49  Salt mountains and salt content of oceans

Menu  back

In spite of extensive rainy periods (pluvial) during the quaternary era, which allegedly started 2.6 million years ago, the salt diapir Kuh e Namak in Central Iran was lifted more than 300 metres above the ground. If this salt mountain was as old as officially estimated, it should have been dissolved long ago. A further factor is that the salt from such salt domes is carried into the seas contributing to the slow increase in salt concentration of the oceans. If the import and export of salt into the world’s oceans is measured, we conclude that the current process has been in progress for a maximum of sixty-two million years. This calculation is based on the unrealistic assumption that originally there was no salt in the world’s oceans.

The most striking substance contained in seawater is a mixture of various salts. When the seawater evaporates, the salts are left. The evaporated water will form clouds. When these drift over the continents and cool down, rain falls. The rain water seeps into the ground, dissolving products of weathering such as lime and salts. Some of the water returns to the surface as spring water, flowing through streams, rivers and the ground water back into the sea (1).

The current salt content of the oceans as well as all exports and imports of salt can be measured today (2). It has been shown that the import of salt today is significantly higher than the export. If the current processes had continued for 3.5 billion years, the world’s oceans would contain fifty-six times the salt content they have today (3).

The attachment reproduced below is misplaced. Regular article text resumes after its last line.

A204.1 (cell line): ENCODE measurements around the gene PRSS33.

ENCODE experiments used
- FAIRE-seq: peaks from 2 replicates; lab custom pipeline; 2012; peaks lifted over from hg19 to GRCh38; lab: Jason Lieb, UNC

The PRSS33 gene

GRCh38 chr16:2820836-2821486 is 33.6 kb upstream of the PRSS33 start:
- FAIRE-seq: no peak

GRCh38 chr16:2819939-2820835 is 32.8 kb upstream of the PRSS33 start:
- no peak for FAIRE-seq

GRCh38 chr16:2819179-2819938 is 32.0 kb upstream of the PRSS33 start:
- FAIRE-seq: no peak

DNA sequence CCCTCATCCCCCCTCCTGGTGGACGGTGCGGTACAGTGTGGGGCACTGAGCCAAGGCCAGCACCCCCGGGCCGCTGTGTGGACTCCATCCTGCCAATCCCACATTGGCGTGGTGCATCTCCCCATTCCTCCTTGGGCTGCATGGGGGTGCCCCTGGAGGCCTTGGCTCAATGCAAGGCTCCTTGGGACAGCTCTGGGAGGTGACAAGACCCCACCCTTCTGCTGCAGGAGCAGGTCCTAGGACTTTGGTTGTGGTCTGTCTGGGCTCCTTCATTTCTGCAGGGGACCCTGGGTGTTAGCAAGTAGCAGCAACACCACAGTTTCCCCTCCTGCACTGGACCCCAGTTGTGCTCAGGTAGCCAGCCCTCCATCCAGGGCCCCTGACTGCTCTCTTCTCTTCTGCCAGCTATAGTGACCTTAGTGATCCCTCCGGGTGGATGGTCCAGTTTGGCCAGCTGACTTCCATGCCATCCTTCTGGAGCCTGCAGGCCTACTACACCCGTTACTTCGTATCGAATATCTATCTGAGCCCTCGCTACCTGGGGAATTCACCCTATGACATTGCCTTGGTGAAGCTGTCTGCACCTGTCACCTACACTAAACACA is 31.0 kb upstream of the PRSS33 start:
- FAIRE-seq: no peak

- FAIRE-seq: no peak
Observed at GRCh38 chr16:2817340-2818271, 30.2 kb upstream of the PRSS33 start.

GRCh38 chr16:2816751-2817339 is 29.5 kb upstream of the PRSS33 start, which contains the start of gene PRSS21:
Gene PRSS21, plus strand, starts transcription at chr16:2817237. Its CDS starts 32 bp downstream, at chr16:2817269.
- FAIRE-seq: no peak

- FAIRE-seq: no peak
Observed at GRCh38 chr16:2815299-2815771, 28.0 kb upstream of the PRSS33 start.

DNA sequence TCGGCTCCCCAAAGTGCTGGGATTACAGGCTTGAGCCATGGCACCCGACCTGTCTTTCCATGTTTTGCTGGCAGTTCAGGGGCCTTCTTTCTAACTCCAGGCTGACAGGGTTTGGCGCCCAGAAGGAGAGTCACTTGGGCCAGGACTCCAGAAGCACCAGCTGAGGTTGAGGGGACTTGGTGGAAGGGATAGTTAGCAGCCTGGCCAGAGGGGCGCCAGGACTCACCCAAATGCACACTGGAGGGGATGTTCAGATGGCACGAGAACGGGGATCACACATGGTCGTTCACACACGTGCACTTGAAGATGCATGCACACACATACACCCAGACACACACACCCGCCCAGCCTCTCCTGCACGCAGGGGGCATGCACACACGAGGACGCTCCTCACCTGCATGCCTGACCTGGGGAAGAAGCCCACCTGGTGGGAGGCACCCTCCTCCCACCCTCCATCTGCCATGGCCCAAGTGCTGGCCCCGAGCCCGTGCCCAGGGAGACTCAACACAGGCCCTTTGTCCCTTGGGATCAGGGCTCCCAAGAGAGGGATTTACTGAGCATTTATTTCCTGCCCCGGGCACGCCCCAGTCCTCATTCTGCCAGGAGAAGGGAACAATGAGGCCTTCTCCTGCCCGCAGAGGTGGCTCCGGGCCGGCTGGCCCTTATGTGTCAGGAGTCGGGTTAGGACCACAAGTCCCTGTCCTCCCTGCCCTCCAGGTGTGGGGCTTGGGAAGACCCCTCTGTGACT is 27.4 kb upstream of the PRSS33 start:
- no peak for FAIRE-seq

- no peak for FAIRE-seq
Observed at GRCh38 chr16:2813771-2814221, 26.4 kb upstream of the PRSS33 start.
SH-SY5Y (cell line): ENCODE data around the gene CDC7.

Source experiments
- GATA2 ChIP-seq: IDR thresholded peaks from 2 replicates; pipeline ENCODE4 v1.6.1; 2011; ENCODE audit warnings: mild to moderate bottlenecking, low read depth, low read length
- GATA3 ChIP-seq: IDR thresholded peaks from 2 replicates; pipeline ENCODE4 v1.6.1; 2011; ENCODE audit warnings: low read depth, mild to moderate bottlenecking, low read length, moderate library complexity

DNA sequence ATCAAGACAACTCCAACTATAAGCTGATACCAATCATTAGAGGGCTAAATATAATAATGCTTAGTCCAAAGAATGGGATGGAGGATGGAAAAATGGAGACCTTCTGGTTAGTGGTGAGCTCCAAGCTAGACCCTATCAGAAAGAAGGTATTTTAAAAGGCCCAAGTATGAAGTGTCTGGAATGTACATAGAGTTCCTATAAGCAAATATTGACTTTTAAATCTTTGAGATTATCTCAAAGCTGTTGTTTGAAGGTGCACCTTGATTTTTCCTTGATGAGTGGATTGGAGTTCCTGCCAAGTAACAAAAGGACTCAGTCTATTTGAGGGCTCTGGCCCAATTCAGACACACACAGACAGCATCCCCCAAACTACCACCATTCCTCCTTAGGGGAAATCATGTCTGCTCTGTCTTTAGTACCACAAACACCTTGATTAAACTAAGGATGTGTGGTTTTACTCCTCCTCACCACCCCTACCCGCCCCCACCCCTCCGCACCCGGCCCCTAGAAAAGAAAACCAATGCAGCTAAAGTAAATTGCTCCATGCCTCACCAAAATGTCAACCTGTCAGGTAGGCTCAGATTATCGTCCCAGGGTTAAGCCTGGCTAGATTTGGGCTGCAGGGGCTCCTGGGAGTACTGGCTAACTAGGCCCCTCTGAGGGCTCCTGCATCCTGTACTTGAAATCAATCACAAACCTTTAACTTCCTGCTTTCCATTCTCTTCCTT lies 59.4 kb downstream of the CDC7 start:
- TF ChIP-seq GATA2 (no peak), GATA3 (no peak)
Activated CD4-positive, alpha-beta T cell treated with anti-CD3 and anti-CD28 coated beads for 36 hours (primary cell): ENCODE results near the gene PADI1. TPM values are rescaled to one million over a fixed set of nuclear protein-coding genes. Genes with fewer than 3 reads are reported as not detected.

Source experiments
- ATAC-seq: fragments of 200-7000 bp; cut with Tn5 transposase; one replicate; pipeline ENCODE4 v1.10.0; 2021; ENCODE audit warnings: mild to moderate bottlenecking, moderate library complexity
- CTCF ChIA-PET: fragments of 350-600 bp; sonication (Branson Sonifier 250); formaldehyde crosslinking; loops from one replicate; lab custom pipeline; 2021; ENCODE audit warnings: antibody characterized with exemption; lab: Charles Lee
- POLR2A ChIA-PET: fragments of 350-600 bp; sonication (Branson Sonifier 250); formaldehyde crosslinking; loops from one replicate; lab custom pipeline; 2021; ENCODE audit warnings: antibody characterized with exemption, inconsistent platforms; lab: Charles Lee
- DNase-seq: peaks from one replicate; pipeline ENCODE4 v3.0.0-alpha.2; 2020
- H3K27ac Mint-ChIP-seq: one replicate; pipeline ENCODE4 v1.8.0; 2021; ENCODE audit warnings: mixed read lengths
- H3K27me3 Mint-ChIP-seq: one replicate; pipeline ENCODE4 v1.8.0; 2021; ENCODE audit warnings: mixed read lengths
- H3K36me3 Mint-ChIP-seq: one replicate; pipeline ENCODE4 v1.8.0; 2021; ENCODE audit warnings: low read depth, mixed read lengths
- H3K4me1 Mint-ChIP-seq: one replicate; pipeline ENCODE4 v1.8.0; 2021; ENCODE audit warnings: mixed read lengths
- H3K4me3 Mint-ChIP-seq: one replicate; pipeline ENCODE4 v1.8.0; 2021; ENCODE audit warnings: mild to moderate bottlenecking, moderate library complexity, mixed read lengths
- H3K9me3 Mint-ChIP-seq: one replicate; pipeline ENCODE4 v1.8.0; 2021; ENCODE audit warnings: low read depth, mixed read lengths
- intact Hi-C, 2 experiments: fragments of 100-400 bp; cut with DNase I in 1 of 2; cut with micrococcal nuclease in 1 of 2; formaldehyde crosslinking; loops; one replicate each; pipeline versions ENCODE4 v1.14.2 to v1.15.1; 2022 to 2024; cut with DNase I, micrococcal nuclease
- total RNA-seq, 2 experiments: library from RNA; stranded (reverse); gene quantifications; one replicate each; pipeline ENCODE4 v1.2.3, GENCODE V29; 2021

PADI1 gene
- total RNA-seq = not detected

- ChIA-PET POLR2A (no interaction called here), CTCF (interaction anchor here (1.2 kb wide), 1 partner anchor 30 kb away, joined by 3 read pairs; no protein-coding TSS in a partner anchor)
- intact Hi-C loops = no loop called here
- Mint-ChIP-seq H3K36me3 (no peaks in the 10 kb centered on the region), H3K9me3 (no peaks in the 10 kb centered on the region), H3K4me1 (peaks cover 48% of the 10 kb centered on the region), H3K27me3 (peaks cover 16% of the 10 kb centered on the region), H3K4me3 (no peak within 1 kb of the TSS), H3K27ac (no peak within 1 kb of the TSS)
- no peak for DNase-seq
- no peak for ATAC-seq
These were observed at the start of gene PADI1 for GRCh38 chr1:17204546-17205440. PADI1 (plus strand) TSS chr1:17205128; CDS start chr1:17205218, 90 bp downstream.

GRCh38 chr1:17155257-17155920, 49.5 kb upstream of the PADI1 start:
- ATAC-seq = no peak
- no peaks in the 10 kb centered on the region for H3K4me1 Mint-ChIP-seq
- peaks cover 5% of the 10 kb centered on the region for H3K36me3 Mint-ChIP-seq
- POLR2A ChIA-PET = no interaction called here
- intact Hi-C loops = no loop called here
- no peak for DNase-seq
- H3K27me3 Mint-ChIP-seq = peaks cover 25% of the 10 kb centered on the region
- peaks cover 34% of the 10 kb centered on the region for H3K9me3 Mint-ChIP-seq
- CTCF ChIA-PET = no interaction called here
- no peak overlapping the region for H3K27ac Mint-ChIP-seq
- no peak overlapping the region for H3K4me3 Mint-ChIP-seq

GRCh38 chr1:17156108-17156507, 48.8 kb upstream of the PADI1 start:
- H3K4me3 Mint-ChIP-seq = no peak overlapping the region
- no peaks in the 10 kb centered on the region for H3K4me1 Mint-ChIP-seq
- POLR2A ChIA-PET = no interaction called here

Rising salt diapirs:
Much indicates that the Earth’s climate during the Tertiary period, allegedly 2.6 to 65 million years ago, was significantly warmer worldwide and considerably rainier than in the tropics today. Even if a salt dome such as Kuh e Namak had risen as a mountain of salt in an occasionally desert dry climate, it could hardly have withstood a quaternary period lasting 2.6 million years without having been completely dissolved (4), since considerable rainy periods occurred during the Quaternary era.

Moreover, it can be concluded that the Quaternary rainy periods were considerably shorter than commonly assumed. It will probably be necessary to reduce the age of the geological formations around Kuh e Namak by several decades (5).

These 50  |  Menu


(1) E.K. Berner und R.A. Berner, The global Water Cycle, (Englewood Cliffs, NJ: Prentice_Hall Inc., 1987)
(2) Bryan Gregor et al., Chemical Cycles in the Evolution of the Earth, 1988.
(3) Steven Austin und D. Russel Humphreys, The sea´s missing salt, Proceedings of the Second International Conference on Creationism, 1990, pages 17–33.
(4) Detlef Busche, Reza Sarvati und Ulf Siefker, Kuh-e-Namak: Reliefgeschichte eines Salzdoms im abflusslosen zentraliranischen Hochland, Petermanns Geographische Mitt. 146/2, 2002, pages 68–77.
(5) Manfred Stephan, Langzeitproblem: Entstehung eines Salzbergs im Iran, Studium Integrale, April 2007, pages 12–20.

Comment this Site!